Crisis-hit Japanese automaker Nissan on Thursday reported a staggering $6.2 billion annual net loss, its first in over a decade, as it battles weak demand and the impact of the coronavirus pandemic.
The results are the latest blow for a firm which has also struggled to deal with the fallout from the arrest of former boss Carlos Ghosn, currently an international fugitive after jumping bail and fleeing Japan.
The automaker said it was slashing global production by 20 percent and confirmed it would close a plant in Barcelona that employs 3,000 people as it tries to return to profitability.
The firm said it logged a net loss of 671.2 billion yen ($6.2 billion) for the year to March, compared with the net profit of 319.1 billion yen a year earlier.
It said the global pandemic had "substantially impacted" its production, sales and other business activities in all regions.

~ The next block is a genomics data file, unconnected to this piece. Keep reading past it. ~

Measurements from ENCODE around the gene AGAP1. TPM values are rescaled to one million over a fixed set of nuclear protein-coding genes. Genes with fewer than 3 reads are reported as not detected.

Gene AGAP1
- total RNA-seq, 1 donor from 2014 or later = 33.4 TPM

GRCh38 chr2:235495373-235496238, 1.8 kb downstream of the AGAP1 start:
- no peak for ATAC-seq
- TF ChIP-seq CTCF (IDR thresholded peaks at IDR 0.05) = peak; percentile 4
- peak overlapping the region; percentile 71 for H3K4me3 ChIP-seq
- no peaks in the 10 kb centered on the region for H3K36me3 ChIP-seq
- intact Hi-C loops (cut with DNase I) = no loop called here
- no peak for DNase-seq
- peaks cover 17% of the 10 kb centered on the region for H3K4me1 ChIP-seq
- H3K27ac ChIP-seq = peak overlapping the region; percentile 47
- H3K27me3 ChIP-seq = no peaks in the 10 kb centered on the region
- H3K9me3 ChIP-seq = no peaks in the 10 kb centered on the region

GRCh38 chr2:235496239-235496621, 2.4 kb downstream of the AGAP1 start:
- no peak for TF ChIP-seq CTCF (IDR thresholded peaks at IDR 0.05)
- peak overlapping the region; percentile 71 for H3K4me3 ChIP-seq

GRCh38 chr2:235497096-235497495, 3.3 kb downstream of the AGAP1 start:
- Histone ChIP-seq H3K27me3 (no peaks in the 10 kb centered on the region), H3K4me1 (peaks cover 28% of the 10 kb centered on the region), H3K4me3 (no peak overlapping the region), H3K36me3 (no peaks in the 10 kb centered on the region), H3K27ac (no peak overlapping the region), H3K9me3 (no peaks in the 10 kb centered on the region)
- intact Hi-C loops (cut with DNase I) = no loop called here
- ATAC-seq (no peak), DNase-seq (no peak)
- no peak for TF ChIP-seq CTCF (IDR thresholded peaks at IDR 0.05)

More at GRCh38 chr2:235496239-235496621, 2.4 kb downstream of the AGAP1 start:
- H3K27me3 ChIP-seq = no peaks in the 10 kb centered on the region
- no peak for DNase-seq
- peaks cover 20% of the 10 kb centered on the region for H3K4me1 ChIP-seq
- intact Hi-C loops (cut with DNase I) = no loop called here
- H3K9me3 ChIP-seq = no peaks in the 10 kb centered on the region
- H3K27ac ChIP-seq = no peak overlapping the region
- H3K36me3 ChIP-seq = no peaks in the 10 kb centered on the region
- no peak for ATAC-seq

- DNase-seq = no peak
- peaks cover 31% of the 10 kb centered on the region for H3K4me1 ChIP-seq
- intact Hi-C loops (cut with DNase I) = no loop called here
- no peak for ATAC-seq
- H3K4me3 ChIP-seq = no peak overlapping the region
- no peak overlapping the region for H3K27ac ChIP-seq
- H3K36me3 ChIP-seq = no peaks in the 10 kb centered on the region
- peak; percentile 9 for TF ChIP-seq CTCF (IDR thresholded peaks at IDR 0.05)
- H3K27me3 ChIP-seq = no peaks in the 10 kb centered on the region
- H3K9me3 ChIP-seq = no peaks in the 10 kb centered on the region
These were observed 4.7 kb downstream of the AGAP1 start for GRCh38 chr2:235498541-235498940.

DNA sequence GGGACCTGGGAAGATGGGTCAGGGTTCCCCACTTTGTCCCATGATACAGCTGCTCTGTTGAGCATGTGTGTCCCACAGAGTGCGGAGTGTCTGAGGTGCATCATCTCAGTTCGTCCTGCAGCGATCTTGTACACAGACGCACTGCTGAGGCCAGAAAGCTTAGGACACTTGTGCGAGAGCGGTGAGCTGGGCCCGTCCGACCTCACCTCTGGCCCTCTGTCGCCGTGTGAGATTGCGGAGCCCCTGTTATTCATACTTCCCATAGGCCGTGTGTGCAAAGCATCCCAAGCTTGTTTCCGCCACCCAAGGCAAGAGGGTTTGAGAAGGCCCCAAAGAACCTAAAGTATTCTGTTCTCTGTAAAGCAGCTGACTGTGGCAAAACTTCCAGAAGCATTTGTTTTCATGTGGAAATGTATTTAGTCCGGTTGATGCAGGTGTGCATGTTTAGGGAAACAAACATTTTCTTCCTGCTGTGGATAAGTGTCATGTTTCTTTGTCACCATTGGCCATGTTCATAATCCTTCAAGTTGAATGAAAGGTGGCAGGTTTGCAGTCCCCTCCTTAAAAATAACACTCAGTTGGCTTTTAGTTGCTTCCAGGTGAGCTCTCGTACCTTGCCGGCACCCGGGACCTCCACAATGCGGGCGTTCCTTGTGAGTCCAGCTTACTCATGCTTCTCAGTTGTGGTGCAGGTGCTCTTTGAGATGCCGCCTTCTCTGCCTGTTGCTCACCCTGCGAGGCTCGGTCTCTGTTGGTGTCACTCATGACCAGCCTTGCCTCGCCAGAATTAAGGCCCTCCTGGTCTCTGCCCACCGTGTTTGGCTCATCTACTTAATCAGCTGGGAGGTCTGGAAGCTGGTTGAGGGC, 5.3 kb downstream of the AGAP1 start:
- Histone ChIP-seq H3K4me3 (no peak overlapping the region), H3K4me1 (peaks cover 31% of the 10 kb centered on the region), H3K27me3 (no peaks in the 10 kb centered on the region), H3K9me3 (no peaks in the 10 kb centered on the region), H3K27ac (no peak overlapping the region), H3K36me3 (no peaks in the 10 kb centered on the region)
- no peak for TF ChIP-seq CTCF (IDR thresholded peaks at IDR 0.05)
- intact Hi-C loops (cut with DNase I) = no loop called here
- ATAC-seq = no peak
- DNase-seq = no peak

It declined to issue a forecast for the current fiscal year because of ongoing uncertainty.
The results were even worse than had been projected, and come with the auto sector as a whole facing an existential crisis as the global pandemic forces people to stay indoors.
The situation is compounded for Nissan by a series of existing problems, including weak demand, the Ghosn arrest scandal and tensions in its alliance with Renault and Mitsubishi Motors.
"Nissan is facing an extremely tough business environment," said Satoru Takada, auto analyst at TIW, a Tokyo-based research and consulting firm.
"The coronavirus shock hit Nissan when it was already struggling to recover," Takada told AFP before the announcement.
"Nissan has already cut jobs but extra restructuring may be needed," he said.
"Nissan cannot expect a V-shaped recovery. It is at a crucial stage," he added.